A Conversation with Sam White

April 2022

A lifelong career in land use law has afforded me opportunities over the years to learn, explore and even profess some knowledge of local historical architecture. Recently I appeared before the local zoning board to see the restoration of a magnificent home designed by Albro & Undeberg circa 1914 in East Hampton Village. Advocating on behalf of the owners of beautiful, architecturally significant properties allows me the additional benefit of associating with the people who specialize in their restoration. In the course of my work on a new project, a home built in 1926 by Roger Bullard, designer of the renowned Maidstone Club, I made the acquaintance of Sam White, a great grandson of Stanford White. Stanford White was a partner in the firm of McKim, Mead & White and was arguably the most famous architect of his day, during America’s Gilded Age. His legacy survives in the many buildings he designed and built including the spectacular “Seven Sisters” shingle-style houses on the cliffs of Montauk at the easternmost tip of Long Island.

In my meeting with Sam, I asked what it meant to him, as the descendant of such a famous architect, how it had impacted him personally. His response: “It is a privilege that I did not earn” –a modest response from an unassuming man who has staked out an impressive career of his own in architecture. In addition, he has written, together with his wife, some four books on Stanford White and lectured extensively about his great grandfather and his legacy. Sam explained that he wrote the books to clarify a misunderstanding about his great grandfather. “Too much attention was directed at how he died and not his work.” The circumstances surrounding Stanford White’s death were sensationalized in the press and at the time overshadowed his professional accomplishments. The impact of what he did achieve was felt through the generations, as Sam’s grandfather, Larry White, had thirty-five grandchildren, five of whom became noted architects and one a landscape architect. Sam himself is one of eleven siblings.

My conversation with Sam was via zoom rather than a preferred sit down with him in the original Stanford White home in St. James on Long Island, New York–still owned and inhabited by descendants of White. After Harvard and Vietnam, Sam attended architectural school at Penn. He sought to carve out his own destiny in architecture and embarked on a career restoring historical homes on Long Island. Sam reflected on the state of architecture today. “No one except for perhaps Peter Marino is equal to Stanford White’s capacity with color and texture in his design.” A worthy compliment to a contemporary architect and designer.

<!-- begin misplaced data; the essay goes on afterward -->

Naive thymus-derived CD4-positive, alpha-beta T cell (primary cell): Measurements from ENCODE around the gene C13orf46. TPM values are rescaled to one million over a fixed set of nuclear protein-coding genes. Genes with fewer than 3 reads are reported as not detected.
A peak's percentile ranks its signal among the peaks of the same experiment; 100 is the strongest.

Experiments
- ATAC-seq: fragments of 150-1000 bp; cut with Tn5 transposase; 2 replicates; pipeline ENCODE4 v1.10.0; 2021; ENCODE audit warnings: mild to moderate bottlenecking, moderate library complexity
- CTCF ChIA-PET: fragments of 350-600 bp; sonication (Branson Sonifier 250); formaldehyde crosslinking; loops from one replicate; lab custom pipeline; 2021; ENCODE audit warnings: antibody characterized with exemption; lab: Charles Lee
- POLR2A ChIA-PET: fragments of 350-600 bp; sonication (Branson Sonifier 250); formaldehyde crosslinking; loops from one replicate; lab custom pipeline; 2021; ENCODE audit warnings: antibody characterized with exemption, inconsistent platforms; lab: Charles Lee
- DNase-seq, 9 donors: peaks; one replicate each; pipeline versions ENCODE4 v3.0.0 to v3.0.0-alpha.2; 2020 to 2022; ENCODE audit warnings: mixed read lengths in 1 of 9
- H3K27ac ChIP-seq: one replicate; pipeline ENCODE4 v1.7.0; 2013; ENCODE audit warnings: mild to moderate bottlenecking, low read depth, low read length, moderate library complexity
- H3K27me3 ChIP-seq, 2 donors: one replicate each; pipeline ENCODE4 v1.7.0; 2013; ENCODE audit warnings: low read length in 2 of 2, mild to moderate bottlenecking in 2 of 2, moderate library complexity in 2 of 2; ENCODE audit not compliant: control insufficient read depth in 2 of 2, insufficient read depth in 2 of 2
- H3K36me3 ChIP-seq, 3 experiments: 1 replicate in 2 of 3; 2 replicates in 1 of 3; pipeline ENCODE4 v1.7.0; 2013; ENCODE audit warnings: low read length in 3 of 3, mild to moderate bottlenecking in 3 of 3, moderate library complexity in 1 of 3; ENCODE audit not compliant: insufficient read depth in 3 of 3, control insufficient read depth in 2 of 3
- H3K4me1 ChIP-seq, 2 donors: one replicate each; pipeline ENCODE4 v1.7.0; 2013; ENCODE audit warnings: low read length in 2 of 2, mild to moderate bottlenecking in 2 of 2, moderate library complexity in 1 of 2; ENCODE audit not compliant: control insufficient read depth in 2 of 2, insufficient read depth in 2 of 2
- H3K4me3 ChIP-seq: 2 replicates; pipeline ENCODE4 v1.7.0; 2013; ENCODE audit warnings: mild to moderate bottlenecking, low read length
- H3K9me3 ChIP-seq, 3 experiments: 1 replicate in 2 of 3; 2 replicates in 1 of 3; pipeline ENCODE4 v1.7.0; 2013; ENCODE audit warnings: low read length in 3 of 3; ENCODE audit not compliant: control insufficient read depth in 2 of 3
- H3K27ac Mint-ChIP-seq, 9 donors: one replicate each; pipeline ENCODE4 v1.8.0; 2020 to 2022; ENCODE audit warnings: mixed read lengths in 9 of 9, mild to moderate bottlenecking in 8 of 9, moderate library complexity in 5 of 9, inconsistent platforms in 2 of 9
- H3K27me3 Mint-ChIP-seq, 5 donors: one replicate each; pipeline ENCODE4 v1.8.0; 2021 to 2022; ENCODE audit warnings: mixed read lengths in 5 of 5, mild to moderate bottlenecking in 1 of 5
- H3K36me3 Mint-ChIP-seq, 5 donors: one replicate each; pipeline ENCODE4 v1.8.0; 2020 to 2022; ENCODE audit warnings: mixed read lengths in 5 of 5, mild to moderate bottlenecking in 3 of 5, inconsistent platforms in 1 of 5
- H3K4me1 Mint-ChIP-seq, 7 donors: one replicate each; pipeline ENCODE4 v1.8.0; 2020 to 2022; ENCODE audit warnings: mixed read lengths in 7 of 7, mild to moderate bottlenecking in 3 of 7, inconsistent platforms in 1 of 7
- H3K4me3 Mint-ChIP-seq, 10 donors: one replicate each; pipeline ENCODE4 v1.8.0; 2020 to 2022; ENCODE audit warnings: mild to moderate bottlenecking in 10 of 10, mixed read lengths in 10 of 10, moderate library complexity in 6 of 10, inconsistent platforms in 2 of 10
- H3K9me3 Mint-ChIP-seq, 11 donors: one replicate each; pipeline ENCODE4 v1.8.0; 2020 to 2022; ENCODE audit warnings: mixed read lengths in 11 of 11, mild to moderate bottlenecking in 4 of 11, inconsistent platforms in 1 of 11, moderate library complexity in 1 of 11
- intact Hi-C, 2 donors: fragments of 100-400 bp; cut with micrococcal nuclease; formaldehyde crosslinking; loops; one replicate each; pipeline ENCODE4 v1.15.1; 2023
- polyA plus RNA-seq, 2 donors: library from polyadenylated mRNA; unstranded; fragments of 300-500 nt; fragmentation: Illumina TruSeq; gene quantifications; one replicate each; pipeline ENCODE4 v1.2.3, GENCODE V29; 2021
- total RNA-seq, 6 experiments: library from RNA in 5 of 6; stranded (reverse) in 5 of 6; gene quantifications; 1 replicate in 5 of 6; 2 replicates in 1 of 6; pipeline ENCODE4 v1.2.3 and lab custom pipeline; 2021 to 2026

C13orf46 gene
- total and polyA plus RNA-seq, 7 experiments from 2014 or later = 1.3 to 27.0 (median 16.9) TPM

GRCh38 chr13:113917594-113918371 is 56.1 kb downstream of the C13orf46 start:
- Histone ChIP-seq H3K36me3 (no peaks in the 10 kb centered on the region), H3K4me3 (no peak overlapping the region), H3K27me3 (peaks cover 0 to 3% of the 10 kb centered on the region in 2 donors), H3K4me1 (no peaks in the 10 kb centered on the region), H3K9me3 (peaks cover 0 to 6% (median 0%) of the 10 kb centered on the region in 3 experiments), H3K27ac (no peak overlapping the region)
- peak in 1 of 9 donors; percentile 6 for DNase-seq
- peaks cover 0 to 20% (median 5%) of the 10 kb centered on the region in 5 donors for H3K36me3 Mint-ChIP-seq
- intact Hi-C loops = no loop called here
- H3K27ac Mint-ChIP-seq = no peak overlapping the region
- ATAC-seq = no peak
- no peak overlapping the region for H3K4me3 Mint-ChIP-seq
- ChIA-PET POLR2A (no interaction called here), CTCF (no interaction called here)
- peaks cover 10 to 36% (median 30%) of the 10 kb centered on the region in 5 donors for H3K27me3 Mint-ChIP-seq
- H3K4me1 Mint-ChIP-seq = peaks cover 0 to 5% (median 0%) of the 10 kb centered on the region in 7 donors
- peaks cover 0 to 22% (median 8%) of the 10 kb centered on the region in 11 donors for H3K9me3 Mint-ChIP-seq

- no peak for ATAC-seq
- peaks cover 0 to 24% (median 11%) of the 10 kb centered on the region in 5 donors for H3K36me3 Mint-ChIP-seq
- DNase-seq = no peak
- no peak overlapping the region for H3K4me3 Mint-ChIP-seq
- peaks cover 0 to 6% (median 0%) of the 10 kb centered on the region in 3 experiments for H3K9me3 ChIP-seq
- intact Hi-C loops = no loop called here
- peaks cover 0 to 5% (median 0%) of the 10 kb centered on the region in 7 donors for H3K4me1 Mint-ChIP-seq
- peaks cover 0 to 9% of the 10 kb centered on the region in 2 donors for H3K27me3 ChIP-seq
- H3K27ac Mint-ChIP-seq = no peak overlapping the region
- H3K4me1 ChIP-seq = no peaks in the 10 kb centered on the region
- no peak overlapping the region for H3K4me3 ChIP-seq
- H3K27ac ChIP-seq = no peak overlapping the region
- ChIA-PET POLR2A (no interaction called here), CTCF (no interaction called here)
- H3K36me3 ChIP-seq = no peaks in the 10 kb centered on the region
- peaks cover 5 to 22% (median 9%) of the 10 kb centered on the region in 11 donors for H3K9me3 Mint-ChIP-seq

It was a wonderful conversation about an architect of generations ago who lives on today in the many homes and commercial buildings he designed in New York, Newport, Montauk and Southampton. A pleasure to meet you, Sam.

Some Lessons of Covid

February 2022

The lessons of Covid are many, and the sheer numbers are staggering- of lives lost, long-term health compromised, jobs disappeared, economies ruined. It all paints a tragic picture of our age. On a smaller scale, the effects of life under Covid are more personal, yet just as powerful. My interest is in the individual. How has Covid affected those close to me, both in terms of behavioral changes and mental health-often the same thing? The answers I get vary as much as the people of whom I ask the question, though there are underlying similarities. The common theme seems to be the reduced level of human interaction and the losses associated with that.

My recent conversations on the subject with friends have been revealing. There is talk about the emotional strain of coming out of the pandemic only to be faced with the prospect of new variants, preventing any chance of a return to “normal.” The issues run deeper than having to forego a long­anticipated trip, or planning celebrations with family members. Especially now that some of the travel restrictions have eased, people are getting around more. But there is a general uneasiness and the habits of quarantine and living under the threat of a new variant linger. One of my friends said she has watched more television in the last two years than in the rest of her 70 years combined. She expressed regret that she wasn’t spending more time reading or painting or perhaps cleaning out old closets-­something more active and productive. Motivation is sapped away by the endless protocols that have also protected us. Social lives have been scaled back, friendships sustained by video conference or phones, or not at all. loneliness may be a pandemic on its own.